Archive for the ‘publishing industry’ Category
Publishers’ relationships with readers and authors is changing; becoming closer and more interactive. What does this mean for authors? This is a presentation from the Kate Nash Literary Agency Day which took place on 15th June 2013 in London. How Publishing Sees Readers
Today’s publishing model is tomorrow’s chip paper. Publishing is changing fast, so where are we now? This is a presentation from the Kate Nash Literary Agency Day which took place on 15th June 2013 in London. Publishing Today
2011 brings the second Writers Workshop Festival of Writing in York, 25-27th March, and among the fabulous writers, publishers and agents who will be speaking and leading workshops and courses are Ashley Pharoah, David Nobbs, Nicola Morgan, Kate Williams, Tom Harper, Phillippa Pride (Stephen King’s UK editor), Carole Blake and Patrick Janson-Smith. I’ve been delighted to be involved again assisting with the programming and planning. At the Festival itself I will be running a mini-course, along with the fabulous and funny Jane Lovering, on Characterisation which, I think, makes the critical difference between ok stories and great stories. The mini-course takes place on Friday 25th March.
Looking at next year’s diary, this isn’t the only teaching I’ll be doing in early 2011. In January I’m running a workshop for A-Level students who now have creative writing included in their A-Level English syllabus. Curtis Brown aren’t the only lit agency running writing courses – in April I’m leading a course over an entire weekend covering all the basic elements of novel writing: plotting, characterisation, pacing, suspense, dialogue, conflict, description. The dates are 15-17th April and full details are here.
During the summer I should be at Winchester Writers Conference. In the autumn two more weekends: an autumn writing retreat and a NaNoWriMo weekend.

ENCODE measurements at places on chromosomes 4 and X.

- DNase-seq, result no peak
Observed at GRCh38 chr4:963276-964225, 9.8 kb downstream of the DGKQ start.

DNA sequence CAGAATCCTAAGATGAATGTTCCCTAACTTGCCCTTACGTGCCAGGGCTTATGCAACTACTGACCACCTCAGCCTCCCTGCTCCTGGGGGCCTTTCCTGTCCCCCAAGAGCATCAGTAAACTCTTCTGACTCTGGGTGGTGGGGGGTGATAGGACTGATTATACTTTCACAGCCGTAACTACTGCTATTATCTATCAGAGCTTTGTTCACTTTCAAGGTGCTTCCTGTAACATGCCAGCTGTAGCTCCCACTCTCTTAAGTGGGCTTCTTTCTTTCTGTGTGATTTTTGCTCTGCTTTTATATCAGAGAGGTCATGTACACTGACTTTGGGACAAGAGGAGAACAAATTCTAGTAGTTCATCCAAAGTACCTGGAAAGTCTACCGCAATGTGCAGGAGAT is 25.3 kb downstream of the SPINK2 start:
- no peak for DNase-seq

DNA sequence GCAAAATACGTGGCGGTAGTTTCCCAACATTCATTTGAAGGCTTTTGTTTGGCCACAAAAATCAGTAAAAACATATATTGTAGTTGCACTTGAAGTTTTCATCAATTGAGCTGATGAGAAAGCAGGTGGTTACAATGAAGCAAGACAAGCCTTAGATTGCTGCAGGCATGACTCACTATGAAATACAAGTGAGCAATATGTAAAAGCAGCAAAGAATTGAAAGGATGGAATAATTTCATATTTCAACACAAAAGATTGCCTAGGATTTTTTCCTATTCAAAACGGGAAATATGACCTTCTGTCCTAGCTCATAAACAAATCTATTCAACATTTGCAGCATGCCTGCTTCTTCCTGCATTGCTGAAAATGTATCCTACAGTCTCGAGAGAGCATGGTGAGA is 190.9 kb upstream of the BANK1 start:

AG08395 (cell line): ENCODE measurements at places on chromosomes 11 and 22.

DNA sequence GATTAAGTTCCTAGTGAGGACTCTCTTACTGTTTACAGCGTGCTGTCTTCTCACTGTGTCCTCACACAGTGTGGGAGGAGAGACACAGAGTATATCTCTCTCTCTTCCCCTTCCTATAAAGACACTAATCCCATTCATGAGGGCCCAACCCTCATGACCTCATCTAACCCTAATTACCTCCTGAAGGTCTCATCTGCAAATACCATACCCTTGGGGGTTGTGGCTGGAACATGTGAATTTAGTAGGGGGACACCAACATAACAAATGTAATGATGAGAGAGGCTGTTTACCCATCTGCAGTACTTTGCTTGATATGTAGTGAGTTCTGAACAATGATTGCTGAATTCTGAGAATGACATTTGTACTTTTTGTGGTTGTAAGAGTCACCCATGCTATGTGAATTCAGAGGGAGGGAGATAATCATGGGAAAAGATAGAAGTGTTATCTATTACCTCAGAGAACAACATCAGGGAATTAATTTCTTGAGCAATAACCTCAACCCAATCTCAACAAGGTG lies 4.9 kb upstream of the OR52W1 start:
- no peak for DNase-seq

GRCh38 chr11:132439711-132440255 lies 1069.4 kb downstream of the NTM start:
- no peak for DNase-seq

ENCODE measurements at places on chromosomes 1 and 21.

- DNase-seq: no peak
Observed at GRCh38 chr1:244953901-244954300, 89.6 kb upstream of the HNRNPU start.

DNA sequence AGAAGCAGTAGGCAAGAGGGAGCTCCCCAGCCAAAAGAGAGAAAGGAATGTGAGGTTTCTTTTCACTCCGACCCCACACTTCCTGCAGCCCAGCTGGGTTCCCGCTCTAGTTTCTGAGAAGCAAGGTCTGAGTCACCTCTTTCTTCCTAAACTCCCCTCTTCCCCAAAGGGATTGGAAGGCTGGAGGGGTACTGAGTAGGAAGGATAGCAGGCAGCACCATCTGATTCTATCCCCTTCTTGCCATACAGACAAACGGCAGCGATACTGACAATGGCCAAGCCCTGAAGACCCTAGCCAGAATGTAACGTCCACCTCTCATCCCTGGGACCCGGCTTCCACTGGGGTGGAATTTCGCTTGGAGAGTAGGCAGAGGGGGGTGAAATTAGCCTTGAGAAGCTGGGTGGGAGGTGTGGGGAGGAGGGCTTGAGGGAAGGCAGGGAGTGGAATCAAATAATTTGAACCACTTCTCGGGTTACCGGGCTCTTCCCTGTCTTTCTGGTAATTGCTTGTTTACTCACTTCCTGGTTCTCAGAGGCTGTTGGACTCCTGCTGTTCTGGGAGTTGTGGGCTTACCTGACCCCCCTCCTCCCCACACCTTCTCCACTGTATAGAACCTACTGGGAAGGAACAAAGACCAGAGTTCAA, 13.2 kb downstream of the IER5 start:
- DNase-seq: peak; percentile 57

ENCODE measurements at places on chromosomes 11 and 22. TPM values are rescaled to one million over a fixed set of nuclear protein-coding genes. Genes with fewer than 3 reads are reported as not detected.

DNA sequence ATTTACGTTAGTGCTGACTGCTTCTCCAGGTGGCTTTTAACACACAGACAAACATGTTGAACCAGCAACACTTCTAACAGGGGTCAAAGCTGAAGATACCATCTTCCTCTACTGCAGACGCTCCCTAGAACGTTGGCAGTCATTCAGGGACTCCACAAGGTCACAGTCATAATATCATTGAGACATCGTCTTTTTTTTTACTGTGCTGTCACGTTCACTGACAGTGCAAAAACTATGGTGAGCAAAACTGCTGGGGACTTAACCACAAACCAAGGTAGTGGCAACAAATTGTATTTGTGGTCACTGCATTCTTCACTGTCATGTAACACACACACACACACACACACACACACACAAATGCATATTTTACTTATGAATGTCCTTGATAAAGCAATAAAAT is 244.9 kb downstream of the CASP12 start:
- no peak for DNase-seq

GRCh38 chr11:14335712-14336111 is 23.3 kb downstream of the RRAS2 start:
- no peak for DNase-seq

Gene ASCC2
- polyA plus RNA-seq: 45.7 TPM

Add to this the London Book Fair (April), the Romantic Novelists Association conference (July), the Frankfurt Book Fair (October) and the Festival of Romance (October) and no doubt a number of day events and book trade conferences, and that’s the year events-wise.
Exhausted just thinking about it.
Was even quieter than I expected, given that I was expecting it to be quiet what with the volcanic ash. Only about one in fifteen tables in the International Rights Centre actually had any people at them, while downstairs it was about as quiet as it was last year towards the end of the day on the last day before the last folks go home. Relaxed is a good word to describe the general atmosphere although I had a stressful start to this morning having been hit on the head by a suitcase falling off the top of my wardrobe, and at exactly the moment I was trying to decide what to wear. “Has it cured the baby brain?” one publisher asked me. In jest. (I hope).
This is all relevent because with the relaxed-ness there’s been time for small talk. International meetings have been a write off but the silver lining is that I’ve had some informal chats with people I probably wouldn’t have had time to otherwise.
Last weekend 450 writers, agents and publishers came together for the Writers’ Workshop Festival of Writing in York, a brand new event especially designed to break down the barriers between writers and the publishing industry.
A week before the London Book Fair, any dreamy preconceptions held by aspiring authors that writing was an easy pathway to a champagne lifestyle were swiftly dashed by industry representatives who confirmed how difficult it was to get published and then stay published. The marketplace was tough; advances were under pressure and a first book deal was no guarantee of lifelong career as an author. Simon Trewin lamented how few of the authors he’d worked with during his 17 years as a literary agent were still actively publishing.